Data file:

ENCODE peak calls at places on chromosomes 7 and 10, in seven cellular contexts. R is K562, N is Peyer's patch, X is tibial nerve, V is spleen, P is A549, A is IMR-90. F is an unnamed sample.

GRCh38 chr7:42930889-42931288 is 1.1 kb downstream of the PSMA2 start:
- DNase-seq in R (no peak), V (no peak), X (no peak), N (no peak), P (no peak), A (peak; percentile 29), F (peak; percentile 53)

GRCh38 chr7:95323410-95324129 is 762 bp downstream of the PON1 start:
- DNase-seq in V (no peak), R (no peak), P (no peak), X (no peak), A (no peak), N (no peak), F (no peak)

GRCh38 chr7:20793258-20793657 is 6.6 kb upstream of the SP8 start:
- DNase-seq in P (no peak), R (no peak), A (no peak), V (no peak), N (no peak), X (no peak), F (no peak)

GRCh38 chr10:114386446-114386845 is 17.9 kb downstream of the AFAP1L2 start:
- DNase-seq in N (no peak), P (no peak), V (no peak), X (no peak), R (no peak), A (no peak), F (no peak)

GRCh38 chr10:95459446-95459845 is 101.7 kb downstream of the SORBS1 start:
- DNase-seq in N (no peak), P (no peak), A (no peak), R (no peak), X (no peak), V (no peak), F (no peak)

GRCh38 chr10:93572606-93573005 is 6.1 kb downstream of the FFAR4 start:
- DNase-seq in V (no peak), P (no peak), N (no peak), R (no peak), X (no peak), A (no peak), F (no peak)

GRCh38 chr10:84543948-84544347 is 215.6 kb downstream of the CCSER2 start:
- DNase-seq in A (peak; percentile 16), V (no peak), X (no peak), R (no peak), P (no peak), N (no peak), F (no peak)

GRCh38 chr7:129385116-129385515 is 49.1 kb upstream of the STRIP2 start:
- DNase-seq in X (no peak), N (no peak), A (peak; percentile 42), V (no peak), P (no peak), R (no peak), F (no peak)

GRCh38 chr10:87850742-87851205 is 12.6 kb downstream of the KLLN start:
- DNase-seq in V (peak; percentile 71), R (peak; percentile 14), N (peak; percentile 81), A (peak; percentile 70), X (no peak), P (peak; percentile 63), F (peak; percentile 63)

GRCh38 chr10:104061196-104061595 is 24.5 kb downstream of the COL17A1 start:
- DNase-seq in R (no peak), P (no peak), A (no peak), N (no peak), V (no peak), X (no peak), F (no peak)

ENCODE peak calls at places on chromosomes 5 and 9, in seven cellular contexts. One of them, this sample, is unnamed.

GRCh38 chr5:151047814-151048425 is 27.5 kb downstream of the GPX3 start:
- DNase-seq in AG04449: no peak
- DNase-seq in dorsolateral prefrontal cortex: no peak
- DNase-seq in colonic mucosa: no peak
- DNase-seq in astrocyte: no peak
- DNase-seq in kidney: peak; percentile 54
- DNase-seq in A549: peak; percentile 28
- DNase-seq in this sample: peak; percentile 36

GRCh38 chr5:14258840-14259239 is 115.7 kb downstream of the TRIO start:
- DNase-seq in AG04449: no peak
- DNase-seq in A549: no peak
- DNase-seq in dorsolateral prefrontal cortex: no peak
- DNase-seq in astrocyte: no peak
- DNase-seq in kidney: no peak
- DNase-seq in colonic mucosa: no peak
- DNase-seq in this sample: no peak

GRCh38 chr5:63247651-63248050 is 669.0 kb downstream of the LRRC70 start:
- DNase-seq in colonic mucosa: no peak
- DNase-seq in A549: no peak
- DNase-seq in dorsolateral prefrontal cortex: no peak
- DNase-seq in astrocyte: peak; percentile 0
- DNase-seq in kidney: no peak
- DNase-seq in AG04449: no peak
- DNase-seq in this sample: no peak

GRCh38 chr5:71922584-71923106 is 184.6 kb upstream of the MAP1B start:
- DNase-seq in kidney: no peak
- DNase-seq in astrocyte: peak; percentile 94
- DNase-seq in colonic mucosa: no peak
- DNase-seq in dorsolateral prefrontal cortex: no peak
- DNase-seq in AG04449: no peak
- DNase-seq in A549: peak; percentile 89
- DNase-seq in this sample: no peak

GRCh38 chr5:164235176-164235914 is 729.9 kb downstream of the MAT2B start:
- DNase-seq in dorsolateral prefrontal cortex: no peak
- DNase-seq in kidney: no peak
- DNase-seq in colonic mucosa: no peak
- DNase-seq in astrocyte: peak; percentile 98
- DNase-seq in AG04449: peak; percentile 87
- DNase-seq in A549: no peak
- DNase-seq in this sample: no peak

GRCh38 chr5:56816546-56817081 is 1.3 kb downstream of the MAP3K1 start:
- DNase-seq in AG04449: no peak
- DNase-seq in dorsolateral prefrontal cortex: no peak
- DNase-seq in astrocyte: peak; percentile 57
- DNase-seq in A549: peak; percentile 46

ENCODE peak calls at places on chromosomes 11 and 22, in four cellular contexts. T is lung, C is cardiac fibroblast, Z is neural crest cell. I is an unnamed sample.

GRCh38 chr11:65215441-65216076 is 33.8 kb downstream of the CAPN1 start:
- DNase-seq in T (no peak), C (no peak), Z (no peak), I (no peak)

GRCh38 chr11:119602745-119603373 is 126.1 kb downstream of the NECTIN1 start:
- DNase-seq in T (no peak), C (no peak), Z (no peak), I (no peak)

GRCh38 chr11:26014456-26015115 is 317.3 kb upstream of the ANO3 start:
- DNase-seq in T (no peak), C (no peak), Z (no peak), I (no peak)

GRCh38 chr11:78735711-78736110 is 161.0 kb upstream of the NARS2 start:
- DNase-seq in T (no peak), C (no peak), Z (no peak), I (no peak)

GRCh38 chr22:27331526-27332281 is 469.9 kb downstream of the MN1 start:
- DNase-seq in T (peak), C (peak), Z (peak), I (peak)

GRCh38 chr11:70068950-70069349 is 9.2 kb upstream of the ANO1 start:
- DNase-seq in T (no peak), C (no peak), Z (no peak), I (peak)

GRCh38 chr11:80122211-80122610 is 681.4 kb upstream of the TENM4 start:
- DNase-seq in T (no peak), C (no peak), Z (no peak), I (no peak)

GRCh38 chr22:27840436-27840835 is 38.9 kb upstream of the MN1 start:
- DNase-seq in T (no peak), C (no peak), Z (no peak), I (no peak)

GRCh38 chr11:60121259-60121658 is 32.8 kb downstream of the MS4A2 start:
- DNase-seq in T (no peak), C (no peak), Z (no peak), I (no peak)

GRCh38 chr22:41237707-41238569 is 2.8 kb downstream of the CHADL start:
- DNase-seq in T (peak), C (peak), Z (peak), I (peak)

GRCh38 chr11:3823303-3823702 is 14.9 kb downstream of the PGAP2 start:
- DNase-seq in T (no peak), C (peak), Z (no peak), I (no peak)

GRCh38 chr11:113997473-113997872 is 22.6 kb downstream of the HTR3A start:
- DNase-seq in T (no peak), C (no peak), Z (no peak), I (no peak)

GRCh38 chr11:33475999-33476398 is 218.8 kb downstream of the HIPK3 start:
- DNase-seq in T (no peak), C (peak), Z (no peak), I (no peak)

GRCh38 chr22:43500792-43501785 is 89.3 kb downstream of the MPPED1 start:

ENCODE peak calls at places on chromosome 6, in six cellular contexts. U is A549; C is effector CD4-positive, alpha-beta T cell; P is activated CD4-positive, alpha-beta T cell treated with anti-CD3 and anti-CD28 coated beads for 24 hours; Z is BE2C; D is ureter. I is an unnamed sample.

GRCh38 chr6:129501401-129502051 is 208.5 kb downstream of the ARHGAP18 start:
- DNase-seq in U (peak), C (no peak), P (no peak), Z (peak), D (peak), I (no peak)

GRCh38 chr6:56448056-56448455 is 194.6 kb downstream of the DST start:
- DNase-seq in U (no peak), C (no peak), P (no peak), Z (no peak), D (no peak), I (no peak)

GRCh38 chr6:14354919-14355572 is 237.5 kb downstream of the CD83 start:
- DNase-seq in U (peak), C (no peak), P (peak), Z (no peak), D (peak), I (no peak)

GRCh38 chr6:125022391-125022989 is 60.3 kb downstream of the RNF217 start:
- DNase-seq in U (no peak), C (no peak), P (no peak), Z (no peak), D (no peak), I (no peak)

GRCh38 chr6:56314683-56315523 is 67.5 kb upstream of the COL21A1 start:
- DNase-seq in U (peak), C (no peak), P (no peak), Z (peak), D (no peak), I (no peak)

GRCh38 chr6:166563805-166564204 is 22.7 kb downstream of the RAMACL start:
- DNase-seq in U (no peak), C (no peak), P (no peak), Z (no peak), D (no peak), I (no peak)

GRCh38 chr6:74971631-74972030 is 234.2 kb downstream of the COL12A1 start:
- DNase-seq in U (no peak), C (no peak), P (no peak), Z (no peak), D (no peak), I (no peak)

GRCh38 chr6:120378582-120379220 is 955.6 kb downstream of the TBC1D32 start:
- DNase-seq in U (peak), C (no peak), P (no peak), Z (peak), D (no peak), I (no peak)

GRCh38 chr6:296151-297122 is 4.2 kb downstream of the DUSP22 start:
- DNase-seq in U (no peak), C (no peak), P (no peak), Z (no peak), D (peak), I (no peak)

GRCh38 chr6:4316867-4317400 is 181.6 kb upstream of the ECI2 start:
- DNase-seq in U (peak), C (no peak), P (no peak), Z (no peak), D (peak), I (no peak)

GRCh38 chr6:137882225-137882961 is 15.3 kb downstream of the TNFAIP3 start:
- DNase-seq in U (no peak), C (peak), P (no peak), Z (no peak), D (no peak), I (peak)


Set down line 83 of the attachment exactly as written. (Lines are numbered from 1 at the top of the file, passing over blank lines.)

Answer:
GRCh38 chr22:27840436-27840835 is 38.9 kb upstream of the MN1 start: